A few days ago, I impatiently responded to someone with angry words. Suddenly, what had been a close relationship became strained. Silence fell and stretched on for hours and hours. It took a humble apology to restore a degree of amiability. Even though forgiven, the words cannot be erased. They linger there in the memories of the two of us, introducing a measure of constraint and caution between us.
How wisely James warns us about the danger an untamed tongue presents. “The tongue is a small part of the body, but it makes great boasts. Consider what a great forest is set on fire by a small spark. The tongue also is a fire, a world of evil among the parts of the body. It corrupts the whole person, sets the whole course of his life on fire, and is itself set on fire by hell”(James 3: 5,6).
In this season of fires throughout Texas and across Northern Canada, we have ample illustrations of the dangers posed by a spark. Once ignited, fires in tinder-dry forests and grasslands prove almost impossible to control. Authorities employ water-bombers to try and douse them, even while they appeal for people to pray for torrential rains. Rain from above is the best solution.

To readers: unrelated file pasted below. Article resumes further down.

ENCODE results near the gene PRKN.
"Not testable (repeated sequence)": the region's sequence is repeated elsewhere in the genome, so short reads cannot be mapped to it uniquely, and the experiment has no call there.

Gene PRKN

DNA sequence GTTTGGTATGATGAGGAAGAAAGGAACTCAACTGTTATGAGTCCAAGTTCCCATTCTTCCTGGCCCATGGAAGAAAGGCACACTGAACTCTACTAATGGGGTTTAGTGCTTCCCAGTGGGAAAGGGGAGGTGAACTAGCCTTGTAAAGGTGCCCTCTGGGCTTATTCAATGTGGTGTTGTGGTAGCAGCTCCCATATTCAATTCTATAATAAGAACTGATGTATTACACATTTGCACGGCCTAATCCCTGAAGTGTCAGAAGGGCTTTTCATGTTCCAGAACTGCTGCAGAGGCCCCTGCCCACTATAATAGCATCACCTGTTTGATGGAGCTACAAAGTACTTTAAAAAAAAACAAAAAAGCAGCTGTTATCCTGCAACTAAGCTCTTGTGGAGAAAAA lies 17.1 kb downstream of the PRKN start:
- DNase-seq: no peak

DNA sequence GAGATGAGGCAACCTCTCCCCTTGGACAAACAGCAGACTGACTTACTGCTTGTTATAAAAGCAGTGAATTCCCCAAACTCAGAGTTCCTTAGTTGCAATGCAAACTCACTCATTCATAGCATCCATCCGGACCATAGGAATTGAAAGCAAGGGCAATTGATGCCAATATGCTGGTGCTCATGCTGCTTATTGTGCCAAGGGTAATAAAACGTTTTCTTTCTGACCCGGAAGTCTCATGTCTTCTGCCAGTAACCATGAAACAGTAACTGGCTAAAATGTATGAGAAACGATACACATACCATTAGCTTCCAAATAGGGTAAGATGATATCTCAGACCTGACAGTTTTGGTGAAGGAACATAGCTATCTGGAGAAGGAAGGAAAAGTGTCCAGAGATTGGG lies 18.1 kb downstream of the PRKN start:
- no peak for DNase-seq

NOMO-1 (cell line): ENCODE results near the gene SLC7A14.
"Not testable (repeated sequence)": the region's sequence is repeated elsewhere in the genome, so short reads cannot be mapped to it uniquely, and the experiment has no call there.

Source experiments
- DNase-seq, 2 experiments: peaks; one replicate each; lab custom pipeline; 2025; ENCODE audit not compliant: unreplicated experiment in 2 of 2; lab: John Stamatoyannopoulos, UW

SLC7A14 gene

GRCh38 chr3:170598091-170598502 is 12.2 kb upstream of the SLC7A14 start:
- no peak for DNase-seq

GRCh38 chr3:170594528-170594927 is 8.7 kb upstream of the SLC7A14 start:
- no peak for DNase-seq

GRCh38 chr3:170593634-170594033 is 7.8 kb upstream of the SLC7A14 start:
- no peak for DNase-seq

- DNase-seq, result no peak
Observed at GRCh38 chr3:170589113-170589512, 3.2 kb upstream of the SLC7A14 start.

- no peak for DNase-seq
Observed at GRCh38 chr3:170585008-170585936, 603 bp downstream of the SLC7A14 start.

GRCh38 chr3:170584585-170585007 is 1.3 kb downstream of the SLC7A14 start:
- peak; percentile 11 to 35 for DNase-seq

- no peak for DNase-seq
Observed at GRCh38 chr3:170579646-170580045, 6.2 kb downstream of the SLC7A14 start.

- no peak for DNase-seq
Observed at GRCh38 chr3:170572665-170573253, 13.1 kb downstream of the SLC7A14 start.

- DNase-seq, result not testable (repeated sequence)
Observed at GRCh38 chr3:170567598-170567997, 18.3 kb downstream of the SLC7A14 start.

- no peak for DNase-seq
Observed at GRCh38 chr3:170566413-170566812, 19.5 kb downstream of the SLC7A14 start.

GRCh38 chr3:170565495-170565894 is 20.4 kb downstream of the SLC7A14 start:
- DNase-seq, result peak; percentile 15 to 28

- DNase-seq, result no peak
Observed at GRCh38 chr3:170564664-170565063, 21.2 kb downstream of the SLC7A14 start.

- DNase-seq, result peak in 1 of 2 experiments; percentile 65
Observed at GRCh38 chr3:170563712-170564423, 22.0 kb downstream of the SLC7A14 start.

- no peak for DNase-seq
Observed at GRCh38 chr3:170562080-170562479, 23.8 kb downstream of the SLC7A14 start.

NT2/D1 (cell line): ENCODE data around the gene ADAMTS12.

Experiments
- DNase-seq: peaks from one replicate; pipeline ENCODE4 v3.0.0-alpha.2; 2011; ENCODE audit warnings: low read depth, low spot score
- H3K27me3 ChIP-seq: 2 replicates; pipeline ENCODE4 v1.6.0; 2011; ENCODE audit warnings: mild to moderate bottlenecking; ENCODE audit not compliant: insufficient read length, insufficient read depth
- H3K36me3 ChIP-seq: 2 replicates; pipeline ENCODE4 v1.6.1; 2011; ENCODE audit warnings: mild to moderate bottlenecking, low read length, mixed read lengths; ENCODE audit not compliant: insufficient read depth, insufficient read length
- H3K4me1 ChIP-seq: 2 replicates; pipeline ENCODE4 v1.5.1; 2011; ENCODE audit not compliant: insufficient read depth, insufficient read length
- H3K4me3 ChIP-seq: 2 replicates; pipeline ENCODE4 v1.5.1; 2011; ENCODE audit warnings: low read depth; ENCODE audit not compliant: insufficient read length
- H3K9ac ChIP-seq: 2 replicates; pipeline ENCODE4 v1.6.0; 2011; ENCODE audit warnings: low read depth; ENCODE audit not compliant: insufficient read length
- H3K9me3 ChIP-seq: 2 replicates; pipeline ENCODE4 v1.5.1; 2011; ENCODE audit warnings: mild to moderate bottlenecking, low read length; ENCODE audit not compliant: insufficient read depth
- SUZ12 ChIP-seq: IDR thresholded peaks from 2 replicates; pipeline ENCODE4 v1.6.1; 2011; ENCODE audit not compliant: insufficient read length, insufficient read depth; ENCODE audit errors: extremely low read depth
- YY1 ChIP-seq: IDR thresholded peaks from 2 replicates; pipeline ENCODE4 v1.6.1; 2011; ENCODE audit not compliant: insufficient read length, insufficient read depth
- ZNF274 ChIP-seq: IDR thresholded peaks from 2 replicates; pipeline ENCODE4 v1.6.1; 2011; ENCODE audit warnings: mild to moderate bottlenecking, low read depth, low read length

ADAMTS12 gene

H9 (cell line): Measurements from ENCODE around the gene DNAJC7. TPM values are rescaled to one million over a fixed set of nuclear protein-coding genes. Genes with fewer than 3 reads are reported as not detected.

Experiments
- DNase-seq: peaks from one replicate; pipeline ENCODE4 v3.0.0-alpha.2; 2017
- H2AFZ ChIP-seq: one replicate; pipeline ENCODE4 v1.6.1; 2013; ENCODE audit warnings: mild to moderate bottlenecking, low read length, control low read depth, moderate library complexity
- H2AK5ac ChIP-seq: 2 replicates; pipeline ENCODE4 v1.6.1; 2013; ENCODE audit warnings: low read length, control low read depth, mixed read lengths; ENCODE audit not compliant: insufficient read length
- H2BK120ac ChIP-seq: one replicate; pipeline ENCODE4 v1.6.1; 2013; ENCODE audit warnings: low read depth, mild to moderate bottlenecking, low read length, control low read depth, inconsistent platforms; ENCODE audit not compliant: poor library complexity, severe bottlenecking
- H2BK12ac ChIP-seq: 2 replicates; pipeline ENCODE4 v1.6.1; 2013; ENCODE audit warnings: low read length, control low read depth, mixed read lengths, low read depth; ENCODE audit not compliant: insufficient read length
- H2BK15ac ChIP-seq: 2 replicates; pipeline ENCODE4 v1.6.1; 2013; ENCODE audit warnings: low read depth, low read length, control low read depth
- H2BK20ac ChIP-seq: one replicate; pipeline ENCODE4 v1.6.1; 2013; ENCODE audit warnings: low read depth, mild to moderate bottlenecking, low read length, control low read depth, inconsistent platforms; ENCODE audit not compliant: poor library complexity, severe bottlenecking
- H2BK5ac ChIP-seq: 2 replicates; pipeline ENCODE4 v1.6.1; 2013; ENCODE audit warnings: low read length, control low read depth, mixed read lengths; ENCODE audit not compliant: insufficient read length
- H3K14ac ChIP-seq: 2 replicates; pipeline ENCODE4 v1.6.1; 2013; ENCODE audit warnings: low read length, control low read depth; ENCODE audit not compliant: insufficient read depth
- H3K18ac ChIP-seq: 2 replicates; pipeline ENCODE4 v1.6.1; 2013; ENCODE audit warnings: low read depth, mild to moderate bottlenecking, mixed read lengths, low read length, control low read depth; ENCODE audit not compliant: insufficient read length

Angry, hurtful words can quickly incinerate loving, happy relationships: friendships, marriages, churches, communities, countries. No wonder the Bible counsels us to quickly confess our faults, ask for forgiveness, seek immediate reconciliation wherever schism erects its ugly head. Like a sprinter, we should be quick off the mark to apologize for angry or hurtful words. Such a humble approach opens the way for God to send the restoring rain of His presence.
Unfortunately, pride often keeps us from admitting wrong. We try to justify ourselves. We blame the other person for provoking us. When it comes to confessing sin, we slow down our spiritual responses so much that we resemble snails leaving a slimy trail of self-indulgence behind us. Because the problem is self, we worry that admitting fault will somehow damage our self-image. At root it is a failure to deny ourselves and take up our cross daily. But in reality, humility and honesty are the kind of qualities that contribute to a biblical self-image.